Constructing, working on, and inspecting tunnels all pose unique problems and challenges for any field personnel, regardless of how well-equipped you are. Safe tunnelling, whether that is in the excavation or monitoring stage is all about minimising the necessary risks and eliminating the unnecessary risks.
Today it has become much easier than the traditional tunnelling methods of previous centuries, largely thanks to modern excavation equipment and boring tools, but also thanks to the approach to work. With a greater focus on employee and workplace safety, increasing efficiency in line with new methods, and constantly improving tunnelling as a whole; there is now great advantages that were previously not available to workers. One of these new tools is digital inspection, a way for management to demonstrate that they care both about the efficiency of the cutting tool and the safety of their mining staff.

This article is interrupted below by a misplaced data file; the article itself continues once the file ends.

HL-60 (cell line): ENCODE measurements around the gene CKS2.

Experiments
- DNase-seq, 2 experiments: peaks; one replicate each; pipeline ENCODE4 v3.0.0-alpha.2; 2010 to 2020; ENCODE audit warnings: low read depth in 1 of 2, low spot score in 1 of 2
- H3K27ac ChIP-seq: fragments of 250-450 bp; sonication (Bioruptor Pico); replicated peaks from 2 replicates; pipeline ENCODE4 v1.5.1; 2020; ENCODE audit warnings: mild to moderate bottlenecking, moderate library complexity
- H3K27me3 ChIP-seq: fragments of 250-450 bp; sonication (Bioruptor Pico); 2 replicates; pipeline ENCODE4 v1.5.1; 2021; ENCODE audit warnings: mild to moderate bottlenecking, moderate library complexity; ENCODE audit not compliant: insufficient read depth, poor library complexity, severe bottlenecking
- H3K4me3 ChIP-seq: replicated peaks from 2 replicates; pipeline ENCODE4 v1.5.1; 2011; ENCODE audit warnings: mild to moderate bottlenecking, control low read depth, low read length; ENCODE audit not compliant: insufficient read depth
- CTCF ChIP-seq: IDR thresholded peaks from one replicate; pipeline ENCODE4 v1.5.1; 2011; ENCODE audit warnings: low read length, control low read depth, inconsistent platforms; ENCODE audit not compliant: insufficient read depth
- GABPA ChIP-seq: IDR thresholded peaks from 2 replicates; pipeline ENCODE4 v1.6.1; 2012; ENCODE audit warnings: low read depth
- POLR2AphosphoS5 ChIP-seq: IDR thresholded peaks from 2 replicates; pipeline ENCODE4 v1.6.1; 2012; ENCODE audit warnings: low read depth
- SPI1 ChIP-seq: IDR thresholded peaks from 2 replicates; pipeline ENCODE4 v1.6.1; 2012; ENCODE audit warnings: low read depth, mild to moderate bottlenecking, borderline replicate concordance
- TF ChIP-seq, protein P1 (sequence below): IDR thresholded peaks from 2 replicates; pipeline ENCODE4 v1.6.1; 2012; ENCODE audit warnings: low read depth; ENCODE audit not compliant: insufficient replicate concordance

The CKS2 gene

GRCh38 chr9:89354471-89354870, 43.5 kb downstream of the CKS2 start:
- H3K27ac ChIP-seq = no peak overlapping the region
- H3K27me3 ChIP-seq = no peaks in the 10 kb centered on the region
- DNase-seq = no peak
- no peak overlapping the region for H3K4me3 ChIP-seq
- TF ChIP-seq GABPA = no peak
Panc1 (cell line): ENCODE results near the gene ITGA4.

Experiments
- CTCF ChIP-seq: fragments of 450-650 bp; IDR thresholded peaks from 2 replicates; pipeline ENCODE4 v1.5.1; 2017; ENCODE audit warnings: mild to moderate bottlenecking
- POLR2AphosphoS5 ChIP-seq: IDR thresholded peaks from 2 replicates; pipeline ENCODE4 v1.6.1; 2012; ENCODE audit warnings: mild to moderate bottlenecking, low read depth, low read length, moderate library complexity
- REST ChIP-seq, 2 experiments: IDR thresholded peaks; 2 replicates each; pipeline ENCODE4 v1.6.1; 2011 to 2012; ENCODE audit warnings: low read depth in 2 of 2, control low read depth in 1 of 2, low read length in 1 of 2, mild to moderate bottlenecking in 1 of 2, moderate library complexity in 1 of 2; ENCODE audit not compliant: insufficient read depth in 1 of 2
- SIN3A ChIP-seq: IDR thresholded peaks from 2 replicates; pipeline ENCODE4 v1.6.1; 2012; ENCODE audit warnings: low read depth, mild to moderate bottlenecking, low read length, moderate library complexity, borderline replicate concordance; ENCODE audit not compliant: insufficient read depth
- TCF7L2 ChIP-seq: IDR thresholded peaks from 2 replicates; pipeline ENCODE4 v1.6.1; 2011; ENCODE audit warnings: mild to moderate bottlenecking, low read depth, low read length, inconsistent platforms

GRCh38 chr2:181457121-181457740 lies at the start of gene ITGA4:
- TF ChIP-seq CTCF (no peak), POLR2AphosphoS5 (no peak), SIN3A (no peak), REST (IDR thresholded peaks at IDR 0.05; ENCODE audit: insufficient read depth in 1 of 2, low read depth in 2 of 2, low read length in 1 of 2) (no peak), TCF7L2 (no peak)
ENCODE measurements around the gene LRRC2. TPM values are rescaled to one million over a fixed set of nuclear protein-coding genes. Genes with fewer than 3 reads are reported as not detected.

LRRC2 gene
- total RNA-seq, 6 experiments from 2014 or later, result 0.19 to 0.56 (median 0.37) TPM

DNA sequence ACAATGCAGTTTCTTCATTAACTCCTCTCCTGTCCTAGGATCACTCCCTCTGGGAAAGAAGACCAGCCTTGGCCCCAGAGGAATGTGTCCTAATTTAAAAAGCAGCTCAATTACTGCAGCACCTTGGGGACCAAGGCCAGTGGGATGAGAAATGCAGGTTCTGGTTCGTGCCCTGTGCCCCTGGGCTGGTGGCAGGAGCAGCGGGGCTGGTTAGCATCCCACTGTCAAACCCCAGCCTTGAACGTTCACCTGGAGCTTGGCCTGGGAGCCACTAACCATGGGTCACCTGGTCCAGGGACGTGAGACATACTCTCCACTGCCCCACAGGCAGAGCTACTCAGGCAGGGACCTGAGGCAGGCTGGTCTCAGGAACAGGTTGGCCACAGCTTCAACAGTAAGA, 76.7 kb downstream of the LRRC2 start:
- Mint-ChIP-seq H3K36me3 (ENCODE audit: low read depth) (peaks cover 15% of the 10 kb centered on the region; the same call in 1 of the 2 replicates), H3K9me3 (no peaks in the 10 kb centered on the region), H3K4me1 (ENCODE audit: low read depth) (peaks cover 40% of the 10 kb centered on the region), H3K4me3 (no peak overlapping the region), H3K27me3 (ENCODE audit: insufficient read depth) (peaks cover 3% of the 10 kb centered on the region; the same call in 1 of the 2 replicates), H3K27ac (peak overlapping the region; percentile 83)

Digital inspection within tunnelling helps to promote safe tunnelling. This means that workers on the job are backed up by inspections of their workplace conditions, the equipment that they use, the protective gear they wear and the methods that they carry out. All these things can be monitored and inspected using digital checklists. Running off a mobile device such as a smartphone or tablet, paperless inspection reports have several obvious and several less obvious benefits to the user and management. Any inspection field personnel or officer can instantly make use of device features such as the camera to record pictures and scan barcodes of necessary equipment/RFID etc. These images and information can be directly integrated into a report to demonstrate compliance. Any image can also be annotated to highlight a deficiency or area of note. For a hands-free approach, speech-to-text services can be used to enter information rapidly, whilst automatic GPS timestamps enter yet another piece of information into the fold. For management, there is the possibility to setup corrective actions that can be pre-configured for an inspection. This means that when an inspector records a tunnel deficiency such as the lighting in the service tunnel, then a pre-configured and pre-authorised corrective action can be applied immediately. If this is the eventual remedy or fix to the issue, it immediately knocks out the down time and bureaucracy of having to source a repair or maintenance team to schedule in a fix. Extrapolated over numerous inspections and/or locations, such small differences can have a gigantic impact over time.